Kumar Sangakkara's final Test at his home ground Colombo didn't turn out to be the fairy tale that he would have hoped for as India thrashed the home side by 278 runs. But the batting legend fought back tears as the Sri Lankan President Maithripala Sirisena stumped him by offering him the high commissioner's post in the UK.
But the 37-year-old left-hander, who signed off with 12,400 runs in 134 Tests at an average of 57.40, had a wide grin on his face for most part as dignitaries -- one after another -- showered him with mementos and good wishes in an elaborate farewell ceremony after the match ended on Monday.
None other than Sunil Gavaskar was there to welcome him into the "Former Cricketers' Club".
"People ask me about the big achievements, the hundreds, the World Cup wins, but I just look up at the box, all my friends over the last 30 years have come up here on a Monday to watch me play. To be able to go back to a family that will love me whether I win or lose, that is my greatest achievement," said Sangakkara in a speech thanking everyone from his former school principal to the formative coaches to the visiting Indians.
Much before the actual ceremony, the affable batsman walked out to warm embraces and handshakes with Virat Kohli's men after the fall of the last Sri Lankan wicket on the fifth day of the match.
Signing autographs and posing for pictures with the ground-staff while the presentation ceremony was on, Sangakkara grinned widely when a special ceremony began to honour his contribution to the game.
Sri Lankan players carry Kumar Sangakkara on their shoulders and give him the round of the ground at the end of the second Test between Sri Lanka and India in Colombo. (AP Photo)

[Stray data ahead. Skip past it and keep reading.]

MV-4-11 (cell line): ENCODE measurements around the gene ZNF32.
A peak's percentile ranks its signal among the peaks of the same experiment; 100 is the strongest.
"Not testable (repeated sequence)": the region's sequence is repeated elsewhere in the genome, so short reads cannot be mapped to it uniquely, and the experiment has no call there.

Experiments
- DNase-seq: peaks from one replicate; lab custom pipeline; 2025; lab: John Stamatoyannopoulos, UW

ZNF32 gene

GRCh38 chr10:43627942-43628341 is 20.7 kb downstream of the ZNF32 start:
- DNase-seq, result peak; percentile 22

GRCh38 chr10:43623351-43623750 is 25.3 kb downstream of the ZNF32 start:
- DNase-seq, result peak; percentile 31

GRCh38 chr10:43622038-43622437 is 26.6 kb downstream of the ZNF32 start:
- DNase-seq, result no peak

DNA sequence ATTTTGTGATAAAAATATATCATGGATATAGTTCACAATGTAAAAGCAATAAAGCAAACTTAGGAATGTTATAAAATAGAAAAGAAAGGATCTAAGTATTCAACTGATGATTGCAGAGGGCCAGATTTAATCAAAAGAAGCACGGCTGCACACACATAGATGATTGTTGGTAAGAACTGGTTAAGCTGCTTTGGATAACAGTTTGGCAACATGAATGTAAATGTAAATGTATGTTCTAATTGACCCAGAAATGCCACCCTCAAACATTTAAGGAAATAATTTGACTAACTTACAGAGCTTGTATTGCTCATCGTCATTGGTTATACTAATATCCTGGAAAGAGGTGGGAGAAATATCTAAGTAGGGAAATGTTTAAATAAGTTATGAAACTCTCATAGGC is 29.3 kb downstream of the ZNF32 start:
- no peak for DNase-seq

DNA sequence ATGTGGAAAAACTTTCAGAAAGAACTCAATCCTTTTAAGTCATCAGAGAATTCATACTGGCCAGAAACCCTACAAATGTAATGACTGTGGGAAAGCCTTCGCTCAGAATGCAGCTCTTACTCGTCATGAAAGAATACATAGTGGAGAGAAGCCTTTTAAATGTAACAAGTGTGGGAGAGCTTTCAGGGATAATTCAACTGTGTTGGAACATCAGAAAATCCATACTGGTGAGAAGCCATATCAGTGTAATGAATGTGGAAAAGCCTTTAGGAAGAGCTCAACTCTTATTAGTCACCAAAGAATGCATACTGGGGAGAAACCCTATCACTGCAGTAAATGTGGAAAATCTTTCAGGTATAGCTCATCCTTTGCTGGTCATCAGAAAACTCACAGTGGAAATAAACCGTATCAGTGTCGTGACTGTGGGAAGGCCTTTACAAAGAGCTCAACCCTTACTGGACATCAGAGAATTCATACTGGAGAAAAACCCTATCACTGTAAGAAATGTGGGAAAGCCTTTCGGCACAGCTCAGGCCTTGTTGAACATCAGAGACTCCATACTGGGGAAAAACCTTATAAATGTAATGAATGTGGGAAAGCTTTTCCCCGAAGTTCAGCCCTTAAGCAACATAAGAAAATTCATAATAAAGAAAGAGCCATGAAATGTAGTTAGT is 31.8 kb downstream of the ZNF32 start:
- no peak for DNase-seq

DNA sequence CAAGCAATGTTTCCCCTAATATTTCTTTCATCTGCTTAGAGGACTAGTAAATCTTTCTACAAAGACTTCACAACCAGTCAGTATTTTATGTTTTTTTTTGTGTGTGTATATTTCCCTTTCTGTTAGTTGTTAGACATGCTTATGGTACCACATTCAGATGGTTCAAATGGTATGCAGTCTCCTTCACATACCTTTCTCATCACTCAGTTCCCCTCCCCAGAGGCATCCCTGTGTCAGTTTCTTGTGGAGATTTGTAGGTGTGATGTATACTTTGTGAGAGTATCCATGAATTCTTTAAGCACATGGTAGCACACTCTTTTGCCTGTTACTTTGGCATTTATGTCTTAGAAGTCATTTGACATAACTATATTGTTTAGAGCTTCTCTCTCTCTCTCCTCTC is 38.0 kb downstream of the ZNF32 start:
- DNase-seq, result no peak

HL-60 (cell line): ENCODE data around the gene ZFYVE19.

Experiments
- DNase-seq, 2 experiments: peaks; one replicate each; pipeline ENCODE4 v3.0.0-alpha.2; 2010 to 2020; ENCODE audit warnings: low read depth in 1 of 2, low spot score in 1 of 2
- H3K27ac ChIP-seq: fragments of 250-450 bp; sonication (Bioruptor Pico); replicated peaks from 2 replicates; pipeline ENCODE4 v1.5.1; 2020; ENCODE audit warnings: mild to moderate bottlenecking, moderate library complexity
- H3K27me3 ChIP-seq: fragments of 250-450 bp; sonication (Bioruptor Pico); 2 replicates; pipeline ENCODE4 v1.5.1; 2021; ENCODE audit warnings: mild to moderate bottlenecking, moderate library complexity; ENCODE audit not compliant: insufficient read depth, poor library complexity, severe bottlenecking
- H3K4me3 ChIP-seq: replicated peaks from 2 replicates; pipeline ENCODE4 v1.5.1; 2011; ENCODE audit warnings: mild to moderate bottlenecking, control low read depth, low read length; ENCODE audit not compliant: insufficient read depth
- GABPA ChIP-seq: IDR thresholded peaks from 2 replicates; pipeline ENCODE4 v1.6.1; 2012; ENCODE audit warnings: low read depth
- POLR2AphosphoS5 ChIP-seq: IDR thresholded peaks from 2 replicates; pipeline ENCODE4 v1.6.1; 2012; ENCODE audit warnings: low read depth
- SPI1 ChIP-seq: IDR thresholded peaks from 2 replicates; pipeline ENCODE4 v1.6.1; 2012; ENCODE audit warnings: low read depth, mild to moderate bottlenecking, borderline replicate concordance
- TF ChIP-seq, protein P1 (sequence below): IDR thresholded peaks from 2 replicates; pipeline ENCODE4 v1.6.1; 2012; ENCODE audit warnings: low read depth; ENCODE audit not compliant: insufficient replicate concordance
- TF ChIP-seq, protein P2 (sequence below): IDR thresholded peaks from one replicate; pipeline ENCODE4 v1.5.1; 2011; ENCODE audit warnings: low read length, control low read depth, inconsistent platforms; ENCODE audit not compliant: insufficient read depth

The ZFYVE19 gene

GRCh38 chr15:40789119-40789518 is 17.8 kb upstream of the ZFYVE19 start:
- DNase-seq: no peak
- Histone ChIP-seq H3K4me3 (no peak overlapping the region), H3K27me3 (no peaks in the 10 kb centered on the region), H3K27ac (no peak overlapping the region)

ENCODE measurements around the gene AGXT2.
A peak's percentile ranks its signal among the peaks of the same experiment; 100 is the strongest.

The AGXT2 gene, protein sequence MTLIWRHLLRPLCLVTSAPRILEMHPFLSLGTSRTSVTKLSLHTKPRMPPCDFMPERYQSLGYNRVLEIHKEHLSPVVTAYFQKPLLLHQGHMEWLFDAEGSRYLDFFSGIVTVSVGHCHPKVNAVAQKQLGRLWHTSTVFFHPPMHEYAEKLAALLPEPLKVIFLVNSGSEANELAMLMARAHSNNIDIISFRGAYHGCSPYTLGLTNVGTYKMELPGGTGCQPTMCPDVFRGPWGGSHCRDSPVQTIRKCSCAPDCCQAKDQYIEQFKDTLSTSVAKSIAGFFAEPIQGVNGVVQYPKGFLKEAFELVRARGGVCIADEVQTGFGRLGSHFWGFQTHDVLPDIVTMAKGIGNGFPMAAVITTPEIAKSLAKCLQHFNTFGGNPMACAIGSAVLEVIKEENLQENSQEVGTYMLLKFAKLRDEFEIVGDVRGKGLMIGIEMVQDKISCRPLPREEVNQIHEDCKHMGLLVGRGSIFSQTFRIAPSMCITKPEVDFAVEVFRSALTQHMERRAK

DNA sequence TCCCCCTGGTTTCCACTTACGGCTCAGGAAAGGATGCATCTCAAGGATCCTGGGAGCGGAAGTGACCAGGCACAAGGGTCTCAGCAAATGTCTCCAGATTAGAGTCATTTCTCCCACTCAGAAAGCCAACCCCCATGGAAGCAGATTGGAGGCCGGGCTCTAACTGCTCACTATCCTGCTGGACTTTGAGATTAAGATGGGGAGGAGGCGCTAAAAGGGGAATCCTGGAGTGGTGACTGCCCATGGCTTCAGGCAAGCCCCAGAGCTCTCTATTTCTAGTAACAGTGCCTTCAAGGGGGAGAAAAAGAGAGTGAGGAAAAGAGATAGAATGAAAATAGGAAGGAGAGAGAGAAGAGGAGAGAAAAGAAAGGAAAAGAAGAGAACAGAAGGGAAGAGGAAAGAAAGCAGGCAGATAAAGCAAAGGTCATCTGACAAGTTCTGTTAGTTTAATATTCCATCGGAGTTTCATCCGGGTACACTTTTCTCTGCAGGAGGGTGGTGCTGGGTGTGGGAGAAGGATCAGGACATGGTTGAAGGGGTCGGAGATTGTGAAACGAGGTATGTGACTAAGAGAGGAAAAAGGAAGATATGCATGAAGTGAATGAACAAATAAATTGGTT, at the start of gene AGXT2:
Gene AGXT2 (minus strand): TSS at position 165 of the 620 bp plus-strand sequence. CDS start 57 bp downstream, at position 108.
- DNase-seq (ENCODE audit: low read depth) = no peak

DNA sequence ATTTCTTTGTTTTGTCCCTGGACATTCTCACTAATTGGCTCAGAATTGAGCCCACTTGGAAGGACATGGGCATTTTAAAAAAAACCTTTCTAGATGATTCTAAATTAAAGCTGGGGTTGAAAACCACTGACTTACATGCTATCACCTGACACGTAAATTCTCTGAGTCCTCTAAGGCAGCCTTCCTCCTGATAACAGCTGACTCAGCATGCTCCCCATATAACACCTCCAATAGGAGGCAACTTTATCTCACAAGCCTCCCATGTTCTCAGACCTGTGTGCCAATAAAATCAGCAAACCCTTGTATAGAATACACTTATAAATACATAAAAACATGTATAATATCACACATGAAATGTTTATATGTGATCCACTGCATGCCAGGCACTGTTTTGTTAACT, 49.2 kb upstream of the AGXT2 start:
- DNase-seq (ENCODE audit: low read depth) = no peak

The dignitaries included Sri Lankan President Maithripala Sirisena, prime minister Ranil Wickremesinghe, Gavaskar and Sri Lanka's only World Cup-winning skipper Arjuna Ranatunga.
"I wish you an excellent second innings in life. I hope it is as incredible as your first innings. And now I welcome you to join...drum roll...former cricketers' club," Gavaskar quipped as he handed out an envelope to Sangakkara, leaving him in splits.
"You have been the big brother in the Sri Lankan dressing room. The sound of the ball hitting your bat and going for a boundary is the sound that no cricket lover would ever forget," said the former captain on a more serious note.
"Fairytale endings are not always possible. Kumar, you manfully shouldered the burden of expectations all these years. You could not go out on a high but what you have achieved over the last decade would be remembered."
In an emotional speech, Sangakkara had some advice to offer to captain Angelo Mathews.
"I hope you just work hard and enjoy the sport, sport you will play only for a short time, it comes and goes," he said. "But don't be afraid. Take pride in what you do, don't be afraid to lose when you are searching for a win and keep Sri Lanka's flag flying high."
Sangakkara began his cricket at Trinity College, an Anglican mission school in the central city of Kandy, and then started his first-class career at the Nondescripts Cricket Club.
His performances earned his a one-day international call up against Pakistan in 2000 and he made his Test debut against South Africa shortly afterward.
Sangakkara retired from limited overs cricket after this year's World Cup in Australia and New Zealand. By then he had scored 14,234 runs in 404 ODIs and 1,382 runs in 56 Twenty20 internationals.